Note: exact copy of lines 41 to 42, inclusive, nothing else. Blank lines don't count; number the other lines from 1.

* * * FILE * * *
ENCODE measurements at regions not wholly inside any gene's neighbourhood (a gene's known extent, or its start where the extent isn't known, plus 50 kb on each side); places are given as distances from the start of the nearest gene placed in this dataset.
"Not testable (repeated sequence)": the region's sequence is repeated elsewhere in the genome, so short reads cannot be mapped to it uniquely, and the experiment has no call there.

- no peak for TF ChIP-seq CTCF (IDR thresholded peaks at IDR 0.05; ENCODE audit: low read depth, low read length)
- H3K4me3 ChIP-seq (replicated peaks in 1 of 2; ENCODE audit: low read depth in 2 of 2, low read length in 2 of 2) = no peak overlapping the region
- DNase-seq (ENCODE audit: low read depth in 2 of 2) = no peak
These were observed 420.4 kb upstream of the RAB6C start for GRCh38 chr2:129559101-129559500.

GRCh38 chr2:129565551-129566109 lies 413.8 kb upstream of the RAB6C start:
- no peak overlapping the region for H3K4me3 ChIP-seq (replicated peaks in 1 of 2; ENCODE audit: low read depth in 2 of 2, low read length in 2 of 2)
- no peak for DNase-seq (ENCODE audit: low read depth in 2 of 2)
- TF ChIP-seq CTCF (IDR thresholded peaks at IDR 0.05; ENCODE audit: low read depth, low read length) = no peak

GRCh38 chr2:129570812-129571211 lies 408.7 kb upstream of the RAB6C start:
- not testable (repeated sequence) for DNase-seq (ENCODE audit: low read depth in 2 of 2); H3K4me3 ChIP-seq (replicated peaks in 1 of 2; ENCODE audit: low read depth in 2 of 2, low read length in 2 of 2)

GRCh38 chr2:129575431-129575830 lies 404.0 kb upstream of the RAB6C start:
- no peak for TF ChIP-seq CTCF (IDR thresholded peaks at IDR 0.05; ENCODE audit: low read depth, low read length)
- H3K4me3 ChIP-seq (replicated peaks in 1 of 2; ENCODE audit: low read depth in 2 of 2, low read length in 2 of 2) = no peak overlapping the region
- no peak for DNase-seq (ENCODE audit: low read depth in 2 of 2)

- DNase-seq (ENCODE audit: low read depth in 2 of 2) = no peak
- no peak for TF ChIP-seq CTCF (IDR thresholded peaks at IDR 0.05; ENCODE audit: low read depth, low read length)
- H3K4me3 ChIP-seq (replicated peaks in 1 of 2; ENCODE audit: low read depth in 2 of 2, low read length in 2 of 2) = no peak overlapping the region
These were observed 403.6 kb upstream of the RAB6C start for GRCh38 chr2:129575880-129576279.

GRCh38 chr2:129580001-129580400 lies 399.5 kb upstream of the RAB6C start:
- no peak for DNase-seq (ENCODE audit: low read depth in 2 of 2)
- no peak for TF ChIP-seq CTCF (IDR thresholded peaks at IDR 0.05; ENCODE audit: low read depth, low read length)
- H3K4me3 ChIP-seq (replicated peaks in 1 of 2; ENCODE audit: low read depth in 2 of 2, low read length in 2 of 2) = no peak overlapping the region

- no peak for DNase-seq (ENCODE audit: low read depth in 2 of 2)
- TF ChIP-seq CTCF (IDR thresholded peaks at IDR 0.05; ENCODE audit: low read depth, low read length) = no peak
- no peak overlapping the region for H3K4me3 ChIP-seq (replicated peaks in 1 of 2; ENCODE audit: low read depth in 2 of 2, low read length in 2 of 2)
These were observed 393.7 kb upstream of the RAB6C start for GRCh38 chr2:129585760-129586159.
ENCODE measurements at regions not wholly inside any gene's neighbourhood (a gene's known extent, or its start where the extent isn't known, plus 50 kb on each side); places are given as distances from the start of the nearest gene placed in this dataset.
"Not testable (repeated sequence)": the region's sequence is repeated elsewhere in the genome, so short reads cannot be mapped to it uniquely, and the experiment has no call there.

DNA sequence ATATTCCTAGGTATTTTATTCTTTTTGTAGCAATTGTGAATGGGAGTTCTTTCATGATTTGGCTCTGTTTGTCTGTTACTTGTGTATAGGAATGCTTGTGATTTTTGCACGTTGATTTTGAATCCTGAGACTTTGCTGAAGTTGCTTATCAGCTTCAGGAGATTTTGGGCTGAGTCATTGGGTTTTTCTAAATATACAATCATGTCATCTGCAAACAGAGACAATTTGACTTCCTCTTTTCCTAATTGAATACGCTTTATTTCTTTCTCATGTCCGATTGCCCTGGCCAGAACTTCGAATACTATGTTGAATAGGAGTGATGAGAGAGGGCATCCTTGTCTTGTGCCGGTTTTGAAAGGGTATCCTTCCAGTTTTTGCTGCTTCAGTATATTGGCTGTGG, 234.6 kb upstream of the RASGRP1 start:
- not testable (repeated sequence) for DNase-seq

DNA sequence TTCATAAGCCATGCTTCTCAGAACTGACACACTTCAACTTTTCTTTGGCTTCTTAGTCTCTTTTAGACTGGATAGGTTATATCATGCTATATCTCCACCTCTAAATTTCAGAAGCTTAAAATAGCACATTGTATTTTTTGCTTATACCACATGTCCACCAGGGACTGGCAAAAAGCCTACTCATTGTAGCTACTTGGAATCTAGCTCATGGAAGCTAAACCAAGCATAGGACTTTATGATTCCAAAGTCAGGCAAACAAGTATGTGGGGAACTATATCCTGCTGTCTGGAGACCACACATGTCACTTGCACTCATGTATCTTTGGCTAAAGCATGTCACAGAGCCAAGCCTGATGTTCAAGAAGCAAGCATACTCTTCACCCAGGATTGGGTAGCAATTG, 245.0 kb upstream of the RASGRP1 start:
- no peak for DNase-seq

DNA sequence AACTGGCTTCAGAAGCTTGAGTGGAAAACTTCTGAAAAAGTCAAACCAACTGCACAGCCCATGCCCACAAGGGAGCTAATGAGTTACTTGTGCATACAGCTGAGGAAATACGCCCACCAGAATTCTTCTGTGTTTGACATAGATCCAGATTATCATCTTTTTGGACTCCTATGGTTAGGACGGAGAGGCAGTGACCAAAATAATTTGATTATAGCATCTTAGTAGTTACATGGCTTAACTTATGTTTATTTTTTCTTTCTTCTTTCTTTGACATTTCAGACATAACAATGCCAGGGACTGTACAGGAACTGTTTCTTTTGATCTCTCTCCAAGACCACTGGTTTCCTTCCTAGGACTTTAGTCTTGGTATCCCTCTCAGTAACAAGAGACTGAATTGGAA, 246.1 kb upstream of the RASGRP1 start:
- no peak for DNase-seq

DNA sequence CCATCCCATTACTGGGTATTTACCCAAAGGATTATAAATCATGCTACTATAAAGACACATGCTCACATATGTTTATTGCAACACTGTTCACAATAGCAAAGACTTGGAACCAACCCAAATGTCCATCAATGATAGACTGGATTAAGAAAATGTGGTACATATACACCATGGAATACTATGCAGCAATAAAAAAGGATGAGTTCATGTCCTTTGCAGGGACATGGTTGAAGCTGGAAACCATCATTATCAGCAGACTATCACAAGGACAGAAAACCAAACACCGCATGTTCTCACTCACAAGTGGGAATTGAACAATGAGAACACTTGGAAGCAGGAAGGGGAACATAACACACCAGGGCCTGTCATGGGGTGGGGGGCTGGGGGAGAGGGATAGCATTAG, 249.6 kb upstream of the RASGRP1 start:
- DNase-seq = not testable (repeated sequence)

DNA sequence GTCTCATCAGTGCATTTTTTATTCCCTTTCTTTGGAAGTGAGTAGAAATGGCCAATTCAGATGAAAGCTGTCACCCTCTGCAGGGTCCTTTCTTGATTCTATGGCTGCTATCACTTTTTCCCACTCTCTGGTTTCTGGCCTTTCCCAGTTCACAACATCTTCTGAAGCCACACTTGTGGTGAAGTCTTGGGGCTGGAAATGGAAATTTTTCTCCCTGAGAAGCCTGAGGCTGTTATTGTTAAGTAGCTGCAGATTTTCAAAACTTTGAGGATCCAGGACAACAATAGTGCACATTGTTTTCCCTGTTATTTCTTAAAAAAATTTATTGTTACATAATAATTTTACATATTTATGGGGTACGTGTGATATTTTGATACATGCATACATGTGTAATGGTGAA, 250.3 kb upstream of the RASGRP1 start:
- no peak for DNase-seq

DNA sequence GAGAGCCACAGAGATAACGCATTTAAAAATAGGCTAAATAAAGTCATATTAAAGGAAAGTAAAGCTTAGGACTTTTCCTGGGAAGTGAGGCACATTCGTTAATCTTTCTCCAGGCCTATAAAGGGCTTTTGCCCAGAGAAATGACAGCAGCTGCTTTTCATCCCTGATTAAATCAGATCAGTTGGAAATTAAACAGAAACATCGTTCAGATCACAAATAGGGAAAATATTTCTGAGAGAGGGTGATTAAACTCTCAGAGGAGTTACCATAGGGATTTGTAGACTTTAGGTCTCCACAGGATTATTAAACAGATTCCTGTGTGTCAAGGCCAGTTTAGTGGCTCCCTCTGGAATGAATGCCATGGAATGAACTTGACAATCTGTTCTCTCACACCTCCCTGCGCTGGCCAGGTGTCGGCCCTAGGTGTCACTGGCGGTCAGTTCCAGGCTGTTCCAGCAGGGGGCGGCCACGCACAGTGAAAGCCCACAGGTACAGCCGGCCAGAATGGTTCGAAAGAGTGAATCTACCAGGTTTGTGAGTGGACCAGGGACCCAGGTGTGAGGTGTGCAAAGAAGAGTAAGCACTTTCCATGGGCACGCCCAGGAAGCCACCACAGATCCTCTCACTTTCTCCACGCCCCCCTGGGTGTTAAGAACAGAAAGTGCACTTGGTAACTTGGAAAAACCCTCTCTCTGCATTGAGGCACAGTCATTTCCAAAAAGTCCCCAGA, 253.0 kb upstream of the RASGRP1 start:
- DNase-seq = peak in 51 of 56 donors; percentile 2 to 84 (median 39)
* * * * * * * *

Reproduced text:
DNA sequence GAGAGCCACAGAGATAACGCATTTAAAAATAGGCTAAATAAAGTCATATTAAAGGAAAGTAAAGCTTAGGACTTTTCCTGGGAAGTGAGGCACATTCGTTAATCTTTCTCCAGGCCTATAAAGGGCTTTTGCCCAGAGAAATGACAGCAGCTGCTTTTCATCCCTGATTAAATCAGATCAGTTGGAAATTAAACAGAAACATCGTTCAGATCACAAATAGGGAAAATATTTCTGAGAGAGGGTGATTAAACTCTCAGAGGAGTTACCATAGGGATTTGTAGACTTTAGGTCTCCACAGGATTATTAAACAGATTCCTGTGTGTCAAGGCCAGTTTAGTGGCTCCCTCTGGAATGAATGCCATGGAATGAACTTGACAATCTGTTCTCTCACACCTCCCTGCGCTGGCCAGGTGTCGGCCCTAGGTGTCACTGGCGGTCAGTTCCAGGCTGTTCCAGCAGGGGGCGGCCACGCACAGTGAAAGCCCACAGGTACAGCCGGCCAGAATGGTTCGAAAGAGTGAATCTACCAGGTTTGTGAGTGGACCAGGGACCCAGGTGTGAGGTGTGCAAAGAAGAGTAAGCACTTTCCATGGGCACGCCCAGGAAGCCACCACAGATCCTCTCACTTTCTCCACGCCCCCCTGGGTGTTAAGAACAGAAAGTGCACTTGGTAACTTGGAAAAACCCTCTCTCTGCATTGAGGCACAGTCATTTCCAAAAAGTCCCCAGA, 253.0 kb upstream of the RASGRP1 start:
- DNase-seq = peak in 51 of 56 donors; percentile 2 to 84 (median 39)